January 26, 2006

Congress and the English Language

Allen Sloan is simply shocked to discover that the 2004 Republican tax cuts known as the "American Jobs Creation Act" didn't actually create any jobs. Stunning, I know. But this is an interesting thought:
Congress should thank its lucky stars that federal truth-in-labeling laws don't apply to names it accords to legislation, because almost every dispassionate analyst agrees that the American Jobs Creation Act didn't create jobs in the United States.
Why don't federal truth-in-labeling laws apply to the names of legislation? We could make this real simple: If a law doesn't do what its name claims it will do—cf., the "American Jobs Creation Act" cutting taxes for the wealthy; the "Healthy Forests Restoration Act" gutting our forests; the "Medicare Prescription Drug Improvement and Modernization Act," destroying Medicare, etc.—then the law is instantly repealed. Either that, or the member of Congress or president responsible for the name gets put in jail for three weeks. And at worst we get a long trial hashing out the actual effects of these bills; a free civic education for all! In practice, no one would actually be punished, since it's easy to come up with a vague name, but it would put a stop to what's no doubt a pet peeve of the tens if not hundreds of people who track these bills.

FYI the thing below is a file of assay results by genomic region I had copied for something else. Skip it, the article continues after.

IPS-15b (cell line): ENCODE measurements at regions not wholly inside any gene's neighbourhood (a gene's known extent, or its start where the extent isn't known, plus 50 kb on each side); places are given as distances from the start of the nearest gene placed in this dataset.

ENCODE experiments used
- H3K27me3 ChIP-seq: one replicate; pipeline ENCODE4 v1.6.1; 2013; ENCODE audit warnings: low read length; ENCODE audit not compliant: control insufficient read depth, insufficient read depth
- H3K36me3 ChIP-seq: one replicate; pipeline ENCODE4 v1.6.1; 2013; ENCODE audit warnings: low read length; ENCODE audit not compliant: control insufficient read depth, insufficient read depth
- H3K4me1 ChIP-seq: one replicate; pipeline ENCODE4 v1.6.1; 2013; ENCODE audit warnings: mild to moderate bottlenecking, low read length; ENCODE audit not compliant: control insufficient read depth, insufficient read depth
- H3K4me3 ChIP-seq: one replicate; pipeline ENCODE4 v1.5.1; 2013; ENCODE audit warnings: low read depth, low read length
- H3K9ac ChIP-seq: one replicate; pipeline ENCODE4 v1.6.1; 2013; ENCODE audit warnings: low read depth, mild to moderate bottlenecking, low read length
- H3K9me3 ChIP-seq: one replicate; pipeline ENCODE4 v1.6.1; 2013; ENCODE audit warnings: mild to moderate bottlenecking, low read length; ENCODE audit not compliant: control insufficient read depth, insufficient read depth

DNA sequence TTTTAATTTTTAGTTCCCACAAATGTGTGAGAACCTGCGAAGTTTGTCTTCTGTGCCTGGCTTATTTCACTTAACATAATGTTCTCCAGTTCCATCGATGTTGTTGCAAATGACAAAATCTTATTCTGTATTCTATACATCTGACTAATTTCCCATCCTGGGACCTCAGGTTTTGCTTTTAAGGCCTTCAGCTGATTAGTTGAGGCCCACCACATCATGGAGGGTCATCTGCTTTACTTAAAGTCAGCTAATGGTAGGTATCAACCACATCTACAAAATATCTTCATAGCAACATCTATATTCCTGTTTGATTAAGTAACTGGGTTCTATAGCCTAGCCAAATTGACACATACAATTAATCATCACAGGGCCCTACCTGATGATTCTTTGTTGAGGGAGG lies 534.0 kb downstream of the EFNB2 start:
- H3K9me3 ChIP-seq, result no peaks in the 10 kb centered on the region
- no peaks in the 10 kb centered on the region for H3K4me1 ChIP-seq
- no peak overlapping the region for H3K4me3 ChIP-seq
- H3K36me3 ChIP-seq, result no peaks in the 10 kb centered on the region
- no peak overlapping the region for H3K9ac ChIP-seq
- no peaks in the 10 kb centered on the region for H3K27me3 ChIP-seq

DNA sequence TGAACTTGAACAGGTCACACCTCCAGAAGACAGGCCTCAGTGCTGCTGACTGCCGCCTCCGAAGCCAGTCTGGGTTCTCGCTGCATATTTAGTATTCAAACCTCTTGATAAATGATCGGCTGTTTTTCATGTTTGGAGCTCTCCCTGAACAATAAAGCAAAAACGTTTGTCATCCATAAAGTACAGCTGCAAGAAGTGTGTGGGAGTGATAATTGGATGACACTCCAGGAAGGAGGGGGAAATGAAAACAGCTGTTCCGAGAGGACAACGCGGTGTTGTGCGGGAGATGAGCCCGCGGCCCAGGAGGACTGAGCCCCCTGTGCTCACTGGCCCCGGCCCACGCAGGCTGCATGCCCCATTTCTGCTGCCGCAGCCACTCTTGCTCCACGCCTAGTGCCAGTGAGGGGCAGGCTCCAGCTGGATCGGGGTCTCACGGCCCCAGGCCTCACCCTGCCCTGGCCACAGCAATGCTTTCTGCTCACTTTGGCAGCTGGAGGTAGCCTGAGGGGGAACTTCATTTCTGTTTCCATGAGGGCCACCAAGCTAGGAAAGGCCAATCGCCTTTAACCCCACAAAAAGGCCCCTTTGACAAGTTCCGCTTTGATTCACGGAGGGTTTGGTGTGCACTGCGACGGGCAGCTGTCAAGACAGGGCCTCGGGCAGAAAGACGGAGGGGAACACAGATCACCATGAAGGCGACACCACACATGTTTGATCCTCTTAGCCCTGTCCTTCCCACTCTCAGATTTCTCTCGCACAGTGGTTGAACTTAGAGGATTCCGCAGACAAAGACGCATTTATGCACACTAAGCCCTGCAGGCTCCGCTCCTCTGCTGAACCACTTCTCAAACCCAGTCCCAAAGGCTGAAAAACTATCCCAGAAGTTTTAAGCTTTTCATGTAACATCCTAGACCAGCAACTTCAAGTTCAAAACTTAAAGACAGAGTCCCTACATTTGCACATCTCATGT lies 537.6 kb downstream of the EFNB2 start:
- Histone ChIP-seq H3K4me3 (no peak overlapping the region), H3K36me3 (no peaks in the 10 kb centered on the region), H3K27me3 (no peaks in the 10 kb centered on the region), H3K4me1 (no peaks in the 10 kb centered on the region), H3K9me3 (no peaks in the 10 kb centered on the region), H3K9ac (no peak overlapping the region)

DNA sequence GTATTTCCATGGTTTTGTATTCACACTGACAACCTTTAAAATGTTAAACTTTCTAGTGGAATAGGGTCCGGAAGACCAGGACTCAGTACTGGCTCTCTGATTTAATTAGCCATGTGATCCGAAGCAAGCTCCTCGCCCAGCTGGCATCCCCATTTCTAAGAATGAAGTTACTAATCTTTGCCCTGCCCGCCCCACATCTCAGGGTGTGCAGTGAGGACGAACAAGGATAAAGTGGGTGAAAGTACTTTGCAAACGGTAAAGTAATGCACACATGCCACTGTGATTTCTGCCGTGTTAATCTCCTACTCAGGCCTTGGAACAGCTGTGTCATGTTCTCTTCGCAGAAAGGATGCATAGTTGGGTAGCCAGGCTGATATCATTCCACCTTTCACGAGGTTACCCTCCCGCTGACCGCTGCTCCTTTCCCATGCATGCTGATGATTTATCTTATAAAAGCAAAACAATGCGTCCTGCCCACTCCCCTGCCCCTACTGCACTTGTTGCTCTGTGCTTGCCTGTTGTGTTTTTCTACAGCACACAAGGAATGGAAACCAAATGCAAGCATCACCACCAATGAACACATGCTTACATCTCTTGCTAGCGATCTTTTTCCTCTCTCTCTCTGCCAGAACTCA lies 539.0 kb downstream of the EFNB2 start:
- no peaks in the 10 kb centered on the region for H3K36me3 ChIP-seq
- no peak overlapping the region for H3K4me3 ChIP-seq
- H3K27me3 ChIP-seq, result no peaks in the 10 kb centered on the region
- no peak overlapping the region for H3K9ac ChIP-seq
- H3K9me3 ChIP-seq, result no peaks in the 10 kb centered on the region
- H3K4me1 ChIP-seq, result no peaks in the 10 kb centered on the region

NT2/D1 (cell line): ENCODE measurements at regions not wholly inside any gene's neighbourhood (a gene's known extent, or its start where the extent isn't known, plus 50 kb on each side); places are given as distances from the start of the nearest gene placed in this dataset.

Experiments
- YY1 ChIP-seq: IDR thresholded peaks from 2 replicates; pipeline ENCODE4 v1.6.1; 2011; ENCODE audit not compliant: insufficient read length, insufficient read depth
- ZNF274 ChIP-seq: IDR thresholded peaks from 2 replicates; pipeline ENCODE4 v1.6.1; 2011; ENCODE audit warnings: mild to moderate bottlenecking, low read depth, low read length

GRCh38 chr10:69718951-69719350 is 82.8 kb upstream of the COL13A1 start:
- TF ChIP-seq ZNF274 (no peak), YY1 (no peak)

-- Brad Plumer 4:40 PM || ||